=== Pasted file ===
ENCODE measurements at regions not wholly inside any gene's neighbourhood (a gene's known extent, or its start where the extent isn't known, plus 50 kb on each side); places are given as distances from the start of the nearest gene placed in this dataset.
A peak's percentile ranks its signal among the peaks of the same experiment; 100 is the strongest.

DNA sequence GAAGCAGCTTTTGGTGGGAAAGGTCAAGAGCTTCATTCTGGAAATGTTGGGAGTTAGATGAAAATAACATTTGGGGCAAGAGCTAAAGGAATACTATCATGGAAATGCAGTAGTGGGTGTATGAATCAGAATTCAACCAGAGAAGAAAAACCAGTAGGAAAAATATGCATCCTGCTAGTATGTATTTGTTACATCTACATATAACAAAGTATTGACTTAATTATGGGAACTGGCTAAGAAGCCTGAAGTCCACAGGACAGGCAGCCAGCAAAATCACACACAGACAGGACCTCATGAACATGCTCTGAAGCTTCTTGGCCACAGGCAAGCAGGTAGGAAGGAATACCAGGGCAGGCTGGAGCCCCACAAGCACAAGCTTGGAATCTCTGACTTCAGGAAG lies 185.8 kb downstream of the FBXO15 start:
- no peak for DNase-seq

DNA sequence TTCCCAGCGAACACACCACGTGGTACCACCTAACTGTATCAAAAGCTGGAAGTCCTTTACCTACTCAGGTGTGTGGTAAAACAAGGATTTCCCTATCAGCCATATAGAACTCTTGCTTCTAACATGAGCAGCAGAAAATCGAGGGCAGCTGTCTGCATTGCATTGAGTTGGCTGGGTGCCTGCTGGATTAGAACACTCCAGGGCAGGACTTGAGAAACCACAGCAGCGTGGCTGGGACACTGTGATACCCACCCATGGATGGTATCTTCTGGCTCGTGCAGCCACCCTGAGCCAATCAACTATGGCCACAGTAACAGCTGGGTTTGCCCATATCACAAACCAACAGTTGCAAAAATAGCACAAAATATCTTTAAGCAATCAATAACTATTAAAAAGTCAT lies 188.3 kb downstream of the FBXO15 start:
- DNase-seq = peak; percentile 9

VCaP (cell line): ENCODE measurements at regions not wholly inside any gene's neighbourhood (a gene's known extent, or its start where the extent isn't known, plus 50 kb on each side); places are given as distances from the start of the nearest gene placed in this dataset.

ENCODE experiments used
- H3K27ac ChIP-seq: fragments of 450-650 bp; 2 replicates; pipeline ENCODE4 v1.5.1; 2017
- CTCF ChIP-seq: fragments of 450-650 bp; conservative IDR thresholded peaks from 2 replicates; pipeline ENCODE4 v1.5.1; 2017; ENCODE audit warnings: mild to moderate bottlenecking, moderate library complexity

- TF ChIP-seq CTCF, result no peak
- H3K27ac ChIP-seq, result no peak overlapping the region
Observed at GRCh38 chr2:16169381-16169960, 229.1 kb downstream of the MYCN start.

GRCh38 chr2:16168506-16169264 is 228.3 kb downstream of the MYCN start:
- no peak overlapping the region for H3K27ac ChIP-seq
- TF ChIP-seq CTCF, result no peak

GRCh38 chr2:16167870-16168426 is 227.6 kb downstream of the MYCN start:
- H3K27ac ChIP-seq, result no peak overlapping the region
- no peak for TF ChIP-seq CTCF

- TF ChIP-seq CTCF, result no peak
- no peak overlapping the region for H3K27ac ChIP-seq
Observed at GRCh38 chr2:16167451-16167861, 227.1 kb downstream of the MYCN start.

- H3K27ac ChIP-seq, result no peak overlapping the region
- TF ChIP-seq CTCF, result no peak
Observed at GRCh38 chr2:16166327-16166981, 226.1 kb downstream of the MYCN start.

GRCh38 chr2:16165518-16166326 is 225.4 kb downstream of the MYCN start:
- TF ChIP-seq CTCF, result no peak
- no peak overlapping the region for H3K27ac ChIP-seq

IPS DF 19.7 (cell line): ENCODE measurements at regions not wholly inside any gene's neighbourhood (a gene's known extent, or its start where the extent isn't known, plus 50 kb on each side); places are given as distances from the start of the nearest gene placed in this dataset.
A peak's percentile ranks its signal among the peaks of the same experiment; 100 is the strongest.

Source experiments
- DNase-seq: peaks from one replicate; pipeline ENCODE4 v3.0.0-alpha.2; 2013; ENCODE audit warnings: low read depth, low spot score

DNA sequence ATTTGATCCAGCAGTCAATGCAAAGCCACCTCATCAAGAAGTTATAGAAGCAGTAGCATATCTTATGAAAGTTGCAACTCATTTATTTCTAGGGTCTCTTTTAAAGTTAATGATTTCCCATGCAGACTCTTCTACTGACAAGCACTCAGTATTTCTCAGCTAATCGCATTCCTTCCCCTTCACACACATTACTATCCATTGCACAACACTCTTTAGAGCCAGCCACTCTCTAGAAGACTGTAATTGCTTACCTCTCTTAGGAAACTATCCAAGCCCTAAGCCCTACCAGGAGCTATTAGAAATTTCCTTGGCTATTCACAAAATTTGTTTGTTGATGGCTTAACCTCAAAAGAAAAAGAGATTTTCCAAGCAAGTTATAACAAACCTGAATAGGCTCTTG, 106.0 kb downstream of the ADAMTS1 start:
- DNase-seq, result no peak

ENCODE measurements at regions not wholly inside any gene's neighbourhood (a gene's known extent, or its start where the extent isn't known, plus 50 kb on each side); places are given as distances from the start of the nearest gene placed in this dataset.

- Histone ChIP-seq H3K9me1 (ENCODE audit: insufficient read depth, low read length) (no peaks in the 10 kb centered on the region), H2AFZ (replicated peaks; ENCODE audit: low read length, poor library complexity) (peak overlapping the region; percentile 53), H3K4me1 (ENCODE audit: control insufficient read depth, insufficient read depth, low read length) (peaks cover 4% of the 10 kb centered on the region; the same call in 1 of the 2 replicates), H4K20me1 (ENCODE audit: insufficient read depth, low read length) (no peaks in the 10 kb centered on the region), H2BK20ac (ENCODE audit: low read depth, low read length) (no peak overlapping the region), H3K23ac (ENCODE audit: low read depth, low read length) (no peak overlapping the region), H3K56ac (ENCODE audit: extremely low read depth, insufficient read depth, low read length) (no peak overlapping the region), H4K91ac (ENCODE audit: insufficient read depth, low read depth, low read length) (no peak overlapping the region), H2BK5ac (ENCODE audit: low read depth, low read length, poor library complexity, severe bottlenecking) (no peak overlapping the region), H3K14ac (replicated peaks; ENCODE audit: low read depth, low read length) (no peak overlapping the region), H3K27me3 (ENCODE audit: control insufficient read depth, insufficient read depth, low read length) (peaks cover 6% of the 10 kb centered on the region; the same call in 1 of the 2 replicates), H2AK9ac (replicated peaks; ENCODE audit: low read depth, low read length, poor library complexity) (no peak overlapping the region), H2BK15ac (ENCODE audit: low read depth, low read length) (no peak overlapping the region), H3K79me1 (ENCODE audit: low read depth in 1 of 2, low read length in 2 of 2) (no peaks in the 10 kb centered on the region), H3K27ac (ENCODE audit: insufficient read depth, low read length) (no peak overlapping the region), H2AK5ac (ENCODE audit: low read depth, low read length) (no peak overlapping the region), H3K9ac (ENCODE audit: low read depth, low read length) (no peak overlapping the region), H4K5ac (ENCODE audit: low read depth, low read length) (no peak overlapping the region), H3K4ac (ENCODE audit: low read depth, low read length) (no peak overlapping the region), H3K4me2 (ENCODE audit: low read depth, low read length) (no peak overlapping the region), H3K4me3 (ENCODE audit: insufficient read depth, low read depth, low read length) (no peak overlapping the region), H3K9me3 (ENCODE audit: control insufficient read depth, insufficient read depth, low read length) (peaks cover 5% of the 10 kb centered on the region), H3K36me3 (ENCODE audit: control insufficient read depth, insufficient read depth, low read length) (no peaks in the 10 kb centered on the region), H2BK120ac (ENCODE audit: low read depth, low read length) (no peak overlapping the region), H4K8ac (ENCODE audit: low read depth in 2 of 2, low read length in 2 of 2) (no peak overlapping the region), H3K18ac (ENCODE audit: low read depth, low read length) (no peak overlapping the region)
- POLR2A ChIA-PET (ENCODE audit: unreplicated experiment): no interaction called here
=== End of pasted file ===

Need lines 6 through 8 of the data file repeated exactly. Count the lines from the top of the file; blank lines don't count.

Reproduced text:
- DNase-seq = peak; percentile 9

VCaP (cell line): ENCODE measurements at regions not wholly inside any gene's neighbourhood (a gene's known extent, or its start where the extent isn't known, plus 50 kb on each side); places are given as distances from the start of the nearest gene placed in this dataset.

ENCODE experiments used